By Bookmarked and Brian Bethune - Friday, February 1, 2013 - 0 Comments
The Charles Taylor Prize for Literary Non-Fiction, which recognizes excellence in Canadian non-fiction writing, will award $25,000 to the winning author on March 4. Join Maclean’s and the five finalists Feb. 27 for a panel discussion at the Harbourfront Centre in Toronto.
Ross King, 50, may have a Ph.D. in English literature, a couple of novels and six critically acclaimed books on art history to his credit, including Leonardo and the Last Supper, nominated for the Charles Taylor prize. But as a boy growing up in Saskatchewan, what King really wanted to be was a political cartoonist. A certain Prairie realism—“I had no ability to draw or paint,” he says—sent him to university for 14 years. Next, unable to find an academic job, he tried his hand at historical novels. They did “well enough,” says King, who has lived in Britain since 1992, but he still wanted to write about actual history, particularly art history. “What I took away from novels were the basics of writing them—plot, character, action, atmosphere. I wanted to put all that into books that read like novels except that everything was true.”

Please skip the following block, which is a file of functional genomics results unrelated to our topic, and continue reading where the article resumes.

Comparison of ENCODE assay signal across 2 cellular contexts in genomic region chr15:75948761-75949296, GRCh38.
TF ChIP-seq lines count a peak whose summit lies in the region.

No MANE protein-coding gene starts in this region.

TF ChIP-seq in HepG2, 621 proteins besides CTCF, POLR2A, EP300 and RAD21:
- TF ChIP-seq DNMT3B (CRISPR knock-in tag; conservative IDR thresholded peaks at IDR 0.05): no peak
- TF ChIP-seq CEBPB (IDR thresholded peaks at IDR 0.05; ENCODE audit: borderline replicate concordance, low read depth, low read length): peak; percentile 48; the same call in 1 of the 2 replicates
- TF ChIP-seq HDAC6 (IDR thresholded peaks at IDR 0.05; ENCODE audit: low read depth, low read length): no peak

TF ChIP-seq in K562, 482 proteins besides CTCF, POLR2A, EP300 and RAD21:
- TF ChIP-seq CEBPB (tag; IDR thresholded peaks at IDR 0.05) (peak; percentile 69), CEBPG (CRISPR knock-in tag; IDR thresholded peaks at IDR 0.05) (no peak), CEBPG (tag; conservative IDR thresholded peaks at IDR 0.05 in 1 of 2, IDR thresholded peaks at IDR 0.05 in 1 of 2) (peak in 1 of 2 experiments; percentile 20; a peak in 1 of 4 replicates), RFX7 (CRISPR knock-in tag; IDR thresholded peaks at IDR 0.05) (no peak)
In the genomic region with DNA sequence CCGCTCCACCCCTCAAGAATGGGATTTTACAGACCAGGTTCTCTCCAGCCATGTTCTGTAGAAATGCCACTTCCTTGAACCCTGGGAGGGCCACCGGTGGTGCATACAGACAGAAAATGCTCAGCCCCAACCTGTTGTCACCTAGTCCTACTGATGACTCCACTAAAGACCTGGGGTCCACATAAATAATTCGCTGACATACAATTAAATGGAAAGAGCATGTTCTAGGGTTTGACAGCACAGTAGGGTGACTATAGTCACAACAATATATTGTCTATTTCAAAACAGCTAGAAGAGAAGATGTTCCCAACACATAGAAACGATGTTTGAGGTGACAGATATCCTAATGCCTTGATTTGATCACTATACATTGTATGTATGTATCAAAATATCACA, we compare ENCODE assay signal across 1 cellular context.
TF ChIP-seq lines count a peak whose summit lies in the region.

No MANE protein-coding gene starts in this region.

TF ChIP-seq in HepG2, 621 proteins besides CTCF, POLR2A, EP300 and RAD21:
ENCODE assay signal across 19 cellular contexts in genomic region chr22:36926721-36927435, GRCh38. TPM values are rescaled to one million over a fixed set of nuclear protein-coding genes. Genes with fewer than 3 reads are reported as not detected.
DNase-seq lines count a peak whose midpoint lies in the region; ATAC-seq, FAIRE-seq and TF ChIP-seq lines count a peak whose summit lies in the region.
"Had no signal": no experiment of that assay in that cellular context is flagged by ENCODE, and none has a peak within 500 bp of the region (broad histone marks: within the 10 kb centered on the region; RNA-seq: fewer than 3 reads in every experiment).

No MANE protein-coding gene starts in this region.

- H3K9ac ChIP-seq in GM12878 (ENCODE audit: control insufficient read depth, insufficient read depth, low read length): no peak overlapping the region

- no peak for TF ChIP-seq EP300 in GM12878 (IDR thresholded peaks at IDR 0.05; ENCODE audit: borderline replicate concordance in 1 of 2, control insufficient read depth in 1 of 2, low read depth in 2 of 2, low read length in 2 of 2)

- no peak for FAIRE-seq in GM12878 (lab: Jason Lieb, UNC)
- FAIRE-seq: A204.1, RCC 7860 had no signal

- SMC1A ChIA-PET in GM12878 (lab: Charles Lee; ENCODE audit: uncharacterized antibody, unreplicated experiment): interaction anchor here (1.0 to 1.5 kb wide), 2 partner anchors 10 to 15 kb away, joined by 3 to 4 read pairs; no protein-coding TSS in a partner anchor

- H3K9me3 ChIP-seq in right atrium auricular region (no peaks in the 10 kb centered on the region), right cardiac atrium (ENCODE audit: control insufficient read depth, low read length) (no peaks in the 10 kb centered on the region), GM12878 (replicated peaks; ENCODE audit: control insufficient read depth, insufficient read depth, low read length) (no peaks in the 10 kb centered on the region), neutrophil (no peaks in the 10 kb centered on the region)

King may not be able to draw, but craft well-researched, beautifully written, novel-like illuminations of key moments in the history of Western art? That he can do like few others. Since 2003, three of King’s books have been nominated for the Governor General’s Literary Award, with two of them winning it, including Leonardo.